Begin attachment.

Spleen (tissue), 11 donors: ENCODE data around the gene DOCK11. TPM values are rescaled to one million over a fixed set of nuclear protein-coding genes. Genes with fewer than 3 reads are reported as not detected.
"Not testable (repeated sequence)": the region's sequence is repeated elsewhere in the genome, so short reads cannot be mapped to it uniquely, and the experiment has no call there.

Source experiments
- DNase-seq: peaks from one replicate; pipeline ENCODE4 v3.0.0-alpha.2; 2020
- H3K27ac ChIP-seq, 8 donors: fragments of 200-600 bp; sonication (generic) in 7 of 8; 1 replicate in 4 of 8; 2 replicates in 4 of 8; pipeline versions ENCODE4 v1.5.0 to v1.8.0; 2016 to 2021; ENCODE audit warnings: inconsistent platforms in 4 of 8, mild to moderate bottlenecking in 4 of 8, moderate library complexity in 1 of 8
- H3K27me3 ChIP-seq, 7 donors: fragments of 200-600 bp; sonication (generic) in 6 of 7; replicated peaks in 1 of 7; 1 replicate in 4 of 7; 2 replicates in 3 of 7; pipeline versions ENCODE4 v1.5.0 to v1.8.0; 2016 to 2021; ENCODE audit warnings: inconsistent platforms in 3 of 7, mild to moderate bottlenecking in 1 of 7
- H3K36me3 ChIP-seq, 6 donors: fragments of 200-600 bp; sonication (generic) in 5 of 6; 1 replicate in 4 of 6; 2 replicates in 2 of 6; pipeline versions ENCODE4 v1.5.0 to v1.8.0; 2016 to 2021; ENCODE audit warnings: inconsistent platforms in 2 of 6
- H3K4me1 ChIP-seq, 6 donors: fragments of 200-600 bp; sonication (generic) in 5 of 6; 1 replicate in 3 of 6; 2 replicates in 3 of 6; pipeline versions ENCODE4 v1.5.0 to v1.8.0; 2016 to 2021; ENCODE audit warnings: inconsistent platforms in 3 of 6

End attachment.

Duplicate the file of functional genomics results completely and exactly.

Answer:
Spleen (tissue), 11 donors: ENCODE data around the gene DOCK11. TPM values are rescaled to one million over a fixed set of nuclear protein-coding genes. Genes with fewer than 3 reads are reported as not detected.
"Not testable (repeated sequence)": the region's sequence is repeated elsewhere in the genome, so short reads cannot be mapped to it uniquely, and the experiment has no call there.

Source experiments
- DNase-seq: peaks from one replicate; pipeline ENCODE4 v3.0.0-alpha.2; 2020
- H3K27ac ChIP-seq, 8 donors: fragments of 200-600 bp; sonication (generic) in 7 of 8; 1 replicate in 4 of 8; 2 replicates in 4 of 8; pipeline versions ENCODE4 v1.5.0 to v1.8.0; 2016 to 2021; ENCODE audit warnings: inconsistent platforms in 4 of 8, mild to moderate bottlenecking in 4 of 8, moderate library complexity in 1 of 8
- H3K27me3 ChIP-seq, 7 donors: fragments of 200-600 bp; sonication (generic) in 6 of 7; replicated peaks in 1 of 7; 1 replicate in 4 of 7; 2 replicates in 3 of 7; pipeline versions ENCODE4 v1.5.0 to v1.8.0; 2016 to 2021; ENCODE audit warnings: inconsistent platforms in 3 of 7, mild to moderate bottlenecking in 1 of 7
- H3K36me3 ChIP-seq, 6 donors: fragments of 200-600 bp; sonication (generic) in 5 of 6; 1 replicate in 4 of 6; 2 replicates in 2 of 6; pipeline versions ENCODE4 v1.5.0 to v1.8.0; 2016 to 2021; ENCODE audit warnings: inconsistent platforms in 2 of 6
- H3K4me1 ChIP-seq, 6 donors: fragments of 200-600 bp; sonication (generic) in 5 of 6; 1 replicate in 3 of 6; 2 replicates in 3 of 6; pipeline versions ENCODE4 v1.5.0 to v1.8.0; 2016 to 2021; ENCODE audit warnings: inconsistent platforms in 3 of 6